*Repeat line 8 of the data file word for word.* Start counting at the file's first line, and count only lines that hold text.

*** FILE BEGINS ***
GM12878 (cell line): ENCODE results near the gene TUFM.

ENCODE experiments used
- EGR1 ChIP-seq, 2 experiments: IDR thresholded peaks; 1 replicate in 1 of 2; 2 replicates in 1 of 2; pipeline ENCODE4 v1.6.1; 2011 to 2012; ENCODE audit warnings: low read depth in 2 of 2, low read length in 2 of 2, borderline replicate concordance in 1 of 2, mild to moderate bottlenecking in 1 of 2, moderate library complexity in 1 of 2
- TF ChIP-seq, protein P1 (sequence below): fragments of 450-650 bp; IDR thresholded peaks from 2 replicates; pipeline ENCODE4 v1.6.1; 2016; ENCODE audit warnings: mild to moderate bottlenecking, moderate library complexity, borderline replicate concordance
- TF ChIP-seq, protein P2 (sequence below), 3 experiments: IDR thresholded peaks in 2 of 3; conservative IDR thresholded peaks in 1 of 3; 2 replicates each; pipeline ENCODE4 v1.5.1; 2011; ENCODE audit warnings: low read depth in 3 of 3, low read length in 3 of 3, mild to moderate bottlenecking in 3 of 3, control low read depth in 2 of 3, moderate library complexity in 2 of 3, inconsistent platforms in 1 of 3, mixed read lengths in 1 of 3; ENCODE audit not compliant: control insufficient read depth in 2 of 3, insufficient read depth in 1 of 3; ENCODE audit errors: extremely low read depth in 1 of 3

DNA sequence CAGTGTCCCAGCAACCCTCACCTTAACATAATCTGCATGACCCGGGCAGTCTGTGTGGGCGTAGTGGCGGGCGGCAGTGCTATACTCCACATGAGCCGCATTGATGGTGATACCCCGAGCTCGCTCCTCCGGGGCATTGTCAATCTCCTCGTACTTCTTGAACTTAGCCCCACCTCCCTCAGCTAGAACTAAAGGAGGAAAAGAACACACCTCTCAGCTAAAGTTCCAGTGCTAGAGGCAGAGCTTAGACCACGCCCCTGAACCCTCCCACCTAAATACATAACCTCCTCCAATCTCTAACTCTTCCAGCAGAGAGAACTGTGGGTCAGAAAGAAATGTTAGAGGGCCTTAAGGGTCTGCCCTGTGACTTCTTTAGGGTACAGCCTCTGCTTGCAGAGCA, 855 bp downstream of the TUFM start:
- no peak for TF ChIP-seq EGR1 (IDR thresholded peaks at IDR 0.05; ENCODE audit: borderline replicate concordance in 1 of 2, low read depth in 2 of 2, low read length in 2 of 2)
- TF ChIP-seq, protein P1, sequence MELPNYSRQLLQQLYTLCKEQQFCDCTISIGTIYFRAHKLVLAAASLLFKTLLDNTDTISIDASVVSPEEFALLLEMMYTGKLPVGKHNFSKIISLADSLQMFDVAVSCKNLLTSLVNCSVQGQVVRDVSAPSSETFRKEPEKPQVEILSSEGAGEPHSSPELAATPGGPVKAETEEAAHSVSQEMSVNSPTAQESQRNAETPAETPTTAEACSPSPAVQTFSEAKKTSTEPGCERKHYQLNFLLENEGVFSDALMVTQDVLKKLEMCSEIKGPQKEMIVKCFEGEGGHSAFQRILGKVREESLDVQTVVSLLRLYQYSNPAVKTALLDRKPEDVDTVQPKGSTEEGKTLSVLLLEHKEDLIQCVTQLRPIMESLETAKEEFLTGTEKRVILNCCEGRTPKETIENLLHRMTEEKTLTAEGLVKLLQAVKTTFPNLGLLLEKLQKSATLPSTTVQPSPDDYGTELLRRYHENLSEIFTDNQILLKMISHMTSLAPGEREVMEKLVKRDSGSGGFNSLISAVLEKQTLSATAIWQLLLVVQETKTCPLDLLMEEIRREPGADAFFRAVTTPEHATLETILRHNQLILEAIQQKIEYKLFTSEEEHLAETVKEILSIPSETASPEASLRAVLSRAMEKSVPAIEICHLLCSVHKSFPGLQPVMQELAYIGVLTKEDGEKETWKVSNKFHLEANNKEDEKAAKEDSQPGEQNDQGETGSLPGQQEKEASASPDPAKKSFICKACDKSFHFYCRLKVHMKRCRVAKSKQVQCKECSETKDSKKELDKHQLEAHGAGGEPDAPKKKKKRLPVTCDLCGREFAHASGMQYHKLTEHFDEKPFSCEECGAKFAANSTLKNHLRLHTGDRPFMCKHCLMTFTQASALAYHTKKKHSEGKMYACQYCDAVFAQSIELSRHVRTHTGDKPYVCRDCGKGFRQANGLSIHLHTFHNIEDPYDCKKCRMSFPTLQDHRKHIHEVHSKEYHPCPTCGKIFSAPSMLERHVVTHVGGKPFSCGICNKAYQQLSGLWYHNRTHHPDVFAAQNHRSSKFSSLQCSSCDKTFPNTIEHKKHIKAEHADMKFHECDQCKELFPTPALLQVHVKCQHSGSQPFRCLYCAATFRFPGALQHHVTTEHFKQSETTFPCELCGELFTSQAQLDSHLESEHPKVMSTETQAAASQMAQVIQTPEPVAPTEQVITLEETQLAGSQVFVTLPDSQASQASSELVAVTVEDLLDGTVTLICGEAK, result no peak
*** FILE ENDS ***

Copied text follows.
- TF ChIP-seq, protein P1, sequence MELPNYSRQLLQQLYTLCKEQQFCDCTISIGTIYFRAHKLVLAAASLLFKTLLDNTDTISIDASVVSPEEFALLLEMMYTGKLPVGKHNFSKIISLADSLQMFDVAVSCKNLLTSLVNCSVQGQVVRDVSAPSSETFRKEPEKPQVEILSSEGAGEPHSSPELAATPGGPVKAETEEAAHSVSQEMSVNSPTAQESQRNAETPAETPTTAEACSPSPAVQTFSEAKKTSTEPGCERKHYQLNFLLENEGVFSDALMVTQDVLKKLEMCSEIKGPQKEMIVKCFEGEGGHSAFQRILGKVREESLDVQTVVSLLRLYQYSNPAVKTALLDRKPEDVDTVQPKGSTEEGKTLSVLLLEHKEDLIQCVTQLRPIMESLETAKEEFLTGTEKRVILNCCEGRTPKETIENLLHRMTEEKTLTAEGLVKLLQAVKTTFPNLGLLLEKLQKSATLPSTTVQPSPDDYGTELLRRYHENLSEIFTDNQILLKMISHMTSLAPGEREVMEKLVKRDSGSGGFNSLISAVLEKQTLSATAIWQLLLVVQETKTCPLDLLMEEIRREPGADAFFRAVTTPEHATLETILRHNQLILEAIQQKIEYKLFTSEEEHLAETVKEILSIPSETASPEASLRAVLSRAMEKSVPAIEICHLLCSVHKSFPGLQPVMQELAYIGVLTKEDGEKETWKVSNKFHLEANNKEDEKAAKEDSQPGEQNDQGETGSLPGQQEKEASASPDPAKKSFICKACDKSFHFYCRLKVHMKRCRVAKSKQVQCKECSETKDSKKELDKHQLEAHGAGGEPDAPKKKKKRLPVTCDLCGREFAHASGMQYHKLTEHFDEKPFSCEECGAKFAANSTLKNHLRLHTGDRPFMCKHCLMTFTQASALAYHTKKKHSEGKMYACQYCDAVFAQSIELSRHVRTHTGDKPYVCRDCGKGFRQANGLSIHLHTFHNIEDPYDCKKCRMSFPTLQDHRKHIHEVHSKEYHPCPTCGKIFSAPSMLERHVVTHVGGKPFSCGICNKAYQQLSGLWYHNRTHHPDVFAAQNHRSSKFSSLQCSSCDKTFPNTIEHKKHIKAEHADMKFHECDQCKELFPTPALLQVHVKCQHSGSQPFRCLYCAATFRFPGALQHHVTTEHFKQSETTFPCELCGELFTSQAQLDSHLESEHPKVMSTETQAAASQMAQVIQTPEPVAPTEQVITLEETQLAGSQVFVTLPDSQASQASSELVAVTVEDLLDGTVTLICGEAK, result no peak